Targeting moms can be a good way for grocers and other specialty food stores to attract long-term, steady shoppers. Lately, moms have found two big reasons to shop for food basics and to do more cooking at home. These consumers are looking for ways to save money and they want to feed their families healthy and delicious meals. A new survey by Bohan sheds light on how moms plan to spend the family food budget for the rest of 2010.
Health-aware consumers tend to shop more frequently and spend slightly more than consumers who are less concerned about health, according to Nielsen analysis of National Marketing Institute (NMI) data. When it comes to health beliefs and practices, the NMI found that people fit into one of five distinct segments that inform their shopping and buying decisions. Preferred channels for health-conscious consumer segments include grocery stores, which offer the widest variety of fresh and organic products; drug stores, where they can find medications as well as dietary supplements, and warehouse club stores known for outstanding value but limited offerings on the food and drug fronts.
The fifth edition of Power of Meat, a study released recently by the American Meat Institute and the Food Marketing Institute, has found that the recession is continuing to impact food purchasing and consumption behavior, including the meat department. While the volume of meat consumed in 2009 was up significantly, dollars were lagging as shoppers opted for cheaper cuts and prices dropped during the year, the study said. Sixty-two percent of shoppers who saw a significant drop in household income have altered their meat shopping. More customers are also cooking at home versus eating out, leading to an increase in meat purchases at supermarkets and other retail outlets.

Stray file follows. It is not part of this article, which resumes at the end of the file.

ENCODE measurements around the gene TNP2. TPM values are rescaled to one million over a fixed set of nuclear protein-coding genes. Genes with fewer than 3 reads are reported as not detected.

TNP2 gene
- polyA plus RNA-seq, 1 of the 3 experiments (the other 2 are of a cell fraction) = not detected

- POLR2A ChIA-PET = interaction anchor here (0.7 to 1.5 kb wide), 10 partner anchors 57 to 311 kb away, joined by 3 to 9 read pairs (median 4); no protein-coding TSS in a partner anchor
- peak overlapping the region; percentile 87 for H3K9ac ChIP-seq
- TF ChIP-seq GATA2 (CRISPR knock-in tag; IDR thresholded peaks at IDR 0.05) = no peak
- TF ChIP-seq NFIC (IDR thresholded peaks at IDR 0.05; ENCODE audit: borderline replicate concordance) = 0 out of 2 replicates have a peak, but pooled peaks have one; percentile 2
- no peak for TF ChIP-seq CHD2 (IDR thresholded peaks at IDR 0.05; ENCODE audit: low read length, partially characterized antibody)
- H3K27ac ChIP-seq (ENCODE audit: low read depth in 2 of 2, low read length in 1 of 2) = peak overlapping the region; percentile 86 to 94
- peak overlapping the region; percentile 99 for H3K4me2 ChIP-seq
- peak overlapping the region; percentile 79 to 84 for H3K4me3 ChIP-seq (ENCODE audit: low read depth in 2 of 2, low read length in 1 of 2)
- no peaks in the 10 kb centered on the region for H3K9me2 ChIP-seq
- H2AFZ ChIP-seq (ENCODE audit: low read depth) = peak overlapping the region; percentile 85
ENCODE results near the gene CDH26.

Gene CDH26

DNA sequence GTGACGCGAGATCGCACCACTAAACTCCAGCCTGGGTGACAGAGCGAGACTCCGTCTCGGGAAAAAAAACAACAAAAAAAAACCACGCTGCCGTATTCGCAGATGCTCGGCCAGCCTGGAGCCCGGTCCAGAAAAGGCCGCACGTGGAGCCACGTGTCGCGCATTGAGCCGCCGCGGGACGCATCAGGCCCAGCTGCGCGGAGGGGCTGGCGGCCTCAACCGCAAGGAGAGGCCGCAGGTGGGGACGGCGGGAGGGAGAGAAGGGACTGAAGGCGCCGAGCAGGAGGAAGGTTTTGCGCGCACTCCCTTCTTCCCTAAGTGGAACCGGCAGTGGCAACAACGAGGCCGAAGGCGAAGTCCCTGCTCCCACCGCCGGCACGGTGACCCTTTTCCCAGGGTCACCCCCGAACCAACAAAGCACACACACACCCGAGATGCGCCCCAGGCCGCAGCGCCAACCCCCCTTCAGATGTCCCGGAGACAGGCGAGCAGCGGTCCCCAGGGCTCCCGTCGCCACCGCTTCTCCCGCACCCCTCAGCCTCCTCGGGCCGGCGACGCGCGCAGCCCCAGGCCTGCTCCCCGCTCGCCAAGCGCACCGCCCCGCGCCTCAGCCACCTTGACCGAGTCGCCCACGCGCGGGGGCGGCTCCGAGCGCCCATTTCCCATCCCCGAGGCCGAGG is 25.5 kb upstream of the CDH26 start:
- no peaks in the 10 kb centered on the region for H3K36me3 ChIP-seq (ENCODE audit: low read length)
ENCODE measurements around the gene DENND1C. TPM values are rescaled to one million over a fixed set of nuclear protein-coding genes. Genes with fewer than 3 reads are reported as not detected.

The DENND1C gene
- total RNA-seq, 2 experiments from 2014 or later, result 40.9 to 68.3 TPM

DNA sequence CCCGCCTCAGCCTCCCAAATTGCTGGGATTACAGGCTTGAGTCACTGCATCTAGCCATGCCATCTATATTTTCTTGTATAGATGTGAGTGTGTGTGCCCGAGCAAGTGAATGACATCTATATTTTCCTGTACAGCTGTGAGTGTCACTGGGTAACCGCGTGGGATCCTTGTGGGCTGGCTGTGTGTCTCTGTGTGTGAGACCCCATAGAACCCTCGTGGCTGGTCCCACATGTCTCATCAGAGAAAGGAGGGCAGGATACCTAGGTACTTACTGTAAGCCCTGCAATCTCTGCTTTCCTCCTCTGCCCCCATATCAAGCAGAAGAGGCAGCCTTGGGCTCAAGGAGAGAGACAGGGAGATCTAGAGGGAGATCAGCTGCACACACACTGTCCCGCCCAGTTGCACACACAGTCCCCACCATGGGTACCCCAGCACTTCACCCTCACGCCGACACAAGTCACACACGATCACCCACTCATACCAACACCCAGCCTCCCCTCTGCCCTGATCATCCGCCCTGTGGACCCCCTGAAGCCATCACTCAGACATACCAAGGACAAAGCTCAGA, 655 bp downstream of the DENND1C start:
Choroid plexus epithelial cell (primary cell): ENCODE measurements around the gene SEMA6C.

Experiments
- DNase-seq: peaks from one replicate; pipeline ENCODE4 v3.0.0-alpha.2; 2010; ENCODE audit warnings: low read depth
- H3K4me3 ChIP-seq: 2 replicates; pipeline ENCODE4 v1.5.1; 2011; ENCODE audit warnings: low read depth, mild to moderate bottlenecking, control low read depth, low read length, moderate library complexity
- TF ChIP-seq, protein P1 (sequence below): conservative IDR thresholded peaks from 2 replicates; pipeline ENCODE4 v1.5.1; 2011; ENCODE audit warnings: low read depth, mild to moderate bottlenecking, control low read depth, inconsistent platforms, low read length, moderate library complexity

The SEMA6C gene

In recent years, price-sensitive grocery shoppers have decided that private label brands are as tasty and possess the same quality as national brands. But do they know which stores sell the various private label brands? The low levels of awareness for such food brands suggest they often don’t, according to “Women’s Retail Brand Awareness: Private Label Fashion, Food & Storewide Brands,” a proprietary study of 305 women shoppers in the United States conducted by EPM Communications, the parent company of Marketing to Women. Often, womens’ preconceived notions about stores contribute to their errors in identifying which retailers carry which private labels.